Anti-folk duo Paleface returns to Asheville

DYNAMIC DUO: The Paleface sound has to make sense both in the studio and onstage. “When you have an acoustic guitar and you add a drum, a lot of songs fall apart,” says singer-songwriter PF, right, with drummer Mo Samalot. “We could record them and put a bunch of stuff on them, but I don’t want to do that. … I want every song to be two people playing rock ’n’ roll and having that work live.” Photo by Staton Carter

Paleface, the singer-songwriter who fronts a duo of the same name, has been working on a follow-up to the band’s 2011 release, One Big Party. “There’s 20 or 25 songs that I’ve been writing,” he says. The musician and his on- and offstage partner, drummer Monica “Mo” Samalot, will play some of that new material at Jack of the Wood on Friday, May 27.

“They’re not all going on the record, [but] it’s still a really good way to know if a song’s good,” says Paleface. Paraphrasing a music documentary he watched recently, he says that playing a song once live is worth two weeks of rehearsals because, ”The audience, they won’t lie to you.”

But after more than two decades of writing, performing, recording and touring, what makes a good song can’t be a complete mystery to Paleface. The musician, who — miraculously in this age of oversharing — has kept his birth name secret, got his start in New York City in the late 1980s and early ’90s. He was mentored by singer-songwriter Daniel Johnston, discovered by Danny Fields (manager of The Ramones and The Doors, among others) and quickly signed to Polygram. “The music business side of it, I wasn’t prepared for that at all,” he says. “I was just down in the Village trying to be as artistic as I could.”

Paleface, who goes by PF, overcame a health crisis and returned to New York in the late ’90s, where he met The Moldy Peaches, Langhorne Slim and others who were part of the bustling anti-folk scene. “I’d been through it, and I knew what I was looking at. I knew it wouldn’t last,” he says. “That was a special time … you’d see all that talent in one night, and you knew all those people were going to have careers.”

But he and Samalot have kept in touch with some of those groups. They recently ran into Langhorne Slim at a gas station in Ohio (the two bands also performed a few shows together last fall). And it was The Avett Brothers who suggested PF and Samalot relocate to North Carolina, making Concord their home base for extensive touring. (“In the beginning it was terrible. … I remember saying to Mo, ‘I think we made a mistake!’” PF says. “It was a big adjustment, but when we hit the road, it was all worth it.”) Last month, the Avetts invited PF and Samalot to Asheville for a video shoot.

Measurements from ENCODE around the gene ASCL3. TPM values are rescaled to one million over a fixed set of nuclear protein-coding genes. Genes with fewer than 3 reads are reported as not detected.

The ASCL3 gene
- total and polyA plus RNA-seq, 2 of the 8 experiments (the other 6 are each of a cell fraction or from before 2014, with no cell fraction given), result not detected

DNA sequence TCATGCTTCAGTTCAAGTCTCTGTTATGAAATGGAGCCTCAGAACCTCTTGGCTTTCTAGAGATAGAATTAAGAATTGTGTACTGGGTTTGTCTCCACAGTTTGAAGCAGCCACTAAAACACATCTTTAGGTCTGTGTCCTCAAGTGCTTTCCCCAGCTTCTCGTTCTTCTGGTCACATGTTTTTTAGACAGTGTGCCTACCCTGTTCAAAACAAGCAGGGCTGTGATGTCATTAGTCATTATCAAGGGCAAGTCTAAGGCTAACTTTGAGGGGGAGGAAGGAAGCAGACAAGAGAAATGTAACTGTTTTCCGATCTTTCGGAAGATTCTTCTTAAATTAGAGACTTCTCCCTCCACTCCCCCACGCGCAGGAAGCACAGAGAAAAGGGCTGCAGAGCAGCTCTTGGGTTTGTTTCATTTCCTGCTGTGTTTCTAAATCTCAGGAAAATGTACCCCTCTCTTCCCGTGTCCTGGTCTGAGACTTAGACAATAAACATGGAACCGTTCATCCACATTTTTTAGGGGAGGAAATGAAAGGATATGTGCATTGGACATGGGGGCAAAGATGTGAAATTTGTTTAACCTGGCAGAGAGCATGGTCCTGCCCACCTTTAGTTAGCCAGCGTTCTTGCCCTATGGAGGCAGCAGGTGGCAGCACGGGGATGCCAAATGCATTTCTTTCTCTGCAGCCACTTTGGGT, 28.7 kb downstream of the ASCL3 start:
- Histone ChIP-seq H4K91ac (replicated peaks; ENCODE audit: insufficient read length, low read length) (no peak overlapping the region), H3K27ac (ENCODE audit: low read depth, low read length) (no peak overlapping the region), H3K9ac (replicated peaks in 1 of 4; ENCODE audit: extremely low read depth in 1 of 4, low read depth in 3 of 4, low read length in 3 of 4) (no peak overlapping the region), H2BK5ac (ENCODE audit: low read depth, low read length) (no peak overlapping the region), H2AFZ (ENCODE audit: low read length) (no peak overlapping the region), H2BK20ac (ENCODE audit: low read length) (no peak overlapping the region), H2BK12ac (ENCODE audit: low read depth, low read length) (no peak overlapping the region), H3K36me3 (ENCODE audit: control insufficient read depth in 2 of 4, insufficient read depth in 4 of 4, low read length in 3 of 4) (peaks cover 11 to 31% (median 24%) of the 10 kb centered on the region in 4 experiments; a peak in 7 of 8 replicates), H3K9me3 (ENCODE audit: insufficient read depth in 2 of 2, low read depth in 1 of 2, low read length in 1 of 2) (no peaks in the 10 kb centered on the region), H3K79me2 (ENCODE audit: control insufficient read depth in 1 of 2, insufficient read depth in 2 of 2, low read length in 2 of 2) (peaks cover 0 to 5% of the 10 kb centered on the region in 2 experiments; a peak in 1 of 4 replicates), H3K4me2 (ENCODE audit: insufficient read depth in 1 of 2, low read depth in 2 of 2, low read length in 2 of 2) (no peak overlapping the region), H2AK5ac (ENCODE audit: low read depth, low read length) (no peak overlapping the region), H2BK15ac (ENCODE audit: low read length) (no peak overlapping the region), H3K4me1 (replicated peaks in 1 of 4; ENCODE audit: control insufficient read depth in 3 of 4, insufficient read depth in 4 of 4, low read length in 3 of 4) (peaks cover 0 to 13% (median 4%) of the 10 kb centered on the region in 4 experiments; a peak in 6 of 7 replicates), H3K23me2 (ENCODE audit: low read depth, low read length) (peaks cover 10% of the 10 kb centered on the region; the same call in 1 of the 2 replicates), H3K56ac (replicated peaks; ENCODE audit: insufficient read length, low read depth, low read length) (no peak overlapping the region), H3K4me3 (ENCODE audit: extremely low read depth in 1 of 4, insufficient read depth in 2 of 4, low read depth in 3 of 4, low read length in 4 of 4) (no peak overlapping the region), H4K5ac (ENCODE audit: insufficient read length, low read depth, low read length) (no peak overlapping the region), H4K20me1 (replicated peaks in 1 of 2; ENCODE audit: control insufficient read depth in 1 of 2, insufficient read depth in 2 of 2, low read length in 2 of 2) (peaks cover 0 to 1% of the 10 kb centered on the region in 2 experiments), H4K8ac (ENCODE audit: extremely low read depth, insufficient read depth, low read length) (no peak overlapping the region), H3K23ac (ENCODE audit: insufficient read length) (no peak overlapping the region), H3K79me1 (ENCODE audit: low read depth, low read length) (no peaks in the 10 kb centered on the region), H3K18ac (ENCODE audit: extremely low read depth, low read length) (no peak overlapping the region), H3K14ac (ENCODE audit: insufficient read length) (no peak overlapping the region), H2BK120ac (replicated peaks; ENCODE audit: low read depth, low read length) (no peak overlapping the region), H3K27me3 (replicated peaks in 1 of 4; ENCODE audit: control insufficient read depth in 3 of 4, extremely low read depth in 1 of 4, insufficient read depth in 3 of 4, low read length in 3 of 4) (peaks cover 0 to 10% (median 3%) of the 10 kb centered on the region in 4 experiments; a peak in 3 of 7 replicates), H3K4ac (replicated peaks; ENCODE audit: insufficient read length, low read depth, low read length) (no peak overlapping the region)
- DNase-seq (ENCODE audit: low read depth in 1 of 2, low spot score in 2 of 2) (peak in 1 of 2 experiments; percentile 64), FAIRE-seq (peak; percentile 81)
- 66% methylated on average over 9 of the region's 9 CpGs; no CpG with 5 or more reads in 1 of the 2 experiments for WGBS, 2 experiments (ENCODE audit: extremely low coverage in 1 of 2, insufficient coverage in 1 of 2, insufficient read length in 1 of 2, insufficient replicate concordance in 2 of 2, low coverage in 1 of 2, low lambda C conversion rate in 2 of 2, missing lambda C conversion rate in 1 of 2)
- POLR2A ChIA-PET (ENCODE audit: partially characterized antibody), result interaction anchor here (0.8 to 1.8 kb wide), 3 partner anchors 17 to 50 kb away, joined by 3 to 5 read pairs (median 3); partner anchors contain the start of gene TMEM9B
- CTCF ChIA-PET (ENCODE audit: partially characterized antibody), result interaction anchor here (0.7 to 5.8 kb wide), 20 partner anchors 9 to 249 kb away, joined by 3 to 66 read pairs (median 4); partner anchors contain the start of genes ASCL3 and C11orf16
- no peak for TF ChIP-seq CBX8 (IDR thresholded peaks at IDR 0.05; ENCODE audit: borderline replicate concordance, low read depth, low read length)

Though it’s been a while since Paleface has played an Asheville show (past dates included Isis Restaurant & Music Hall and the since-shuttered MoDaddy’s), the duo work to keep current with local and regional venues and music scenes. It’s Samalot who handles band business, such as social media and booking venues, while PF focuses on the music. “The more I get into songcraft, the harder it becomes,” he says. “Keeping it simple is always the best thing, but it’s the hardest thing, too.”

He continues, “The more rules you know, there’s absolutely no guarantee they’ll apply to any given song. And sometimes you can’t get your mind to accept it.” While PF has described his recent past work as “simplistic, happy songs … three chords, jump around, and they’re fun.” But at some point, he says, “I just wanted more. I wanted a little more depth, a little more to the songs.”

He adds, “That’s what I’ve been doing. We’ll see how it turns out. You never know until you hear it. Every artist you talk to will tell you the greatest album they’ve ever made is the one they’re making at the moment … that’s the mindset you have to be in to make it.”

If that sounds at all fatalistic, it’s not. PF says he does feel like his current work-in-progress is the greatest album he’s ever made. And, adding to that creative output, he’s gotten into painting, selling his music-themed folk art online and at shows. Samalot (whose background is in architecture and planning) also takes photos, which she posts on the band’s social media sites. And, even though it’s not easy, both seem glad to keep touring and recording.

“No matter what struggles we face, he’s got the guitar, and he’s thinking about the music,” Samalot says of PF. “I can’t imagine him doing anything else.”

WHO: Paleface, with The Local Honeys opening and Dirty Soul Revival closing
WHERE: Jack of the Wood, 90 Patton Ave.,
WHEN: Friday, May 27, 7 p.m. $5


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About Alli Marshall
Alli Marshall has lived in Asheville for more than 20 years and loves live music, visual art, fiction and friendly dogs. She is the winner of the 2016 Thomas Wolfe Fiction Prize and the author of the novel "How to Talk to Rockstars," published by Logosophia Books. Follow me @alli_marshall

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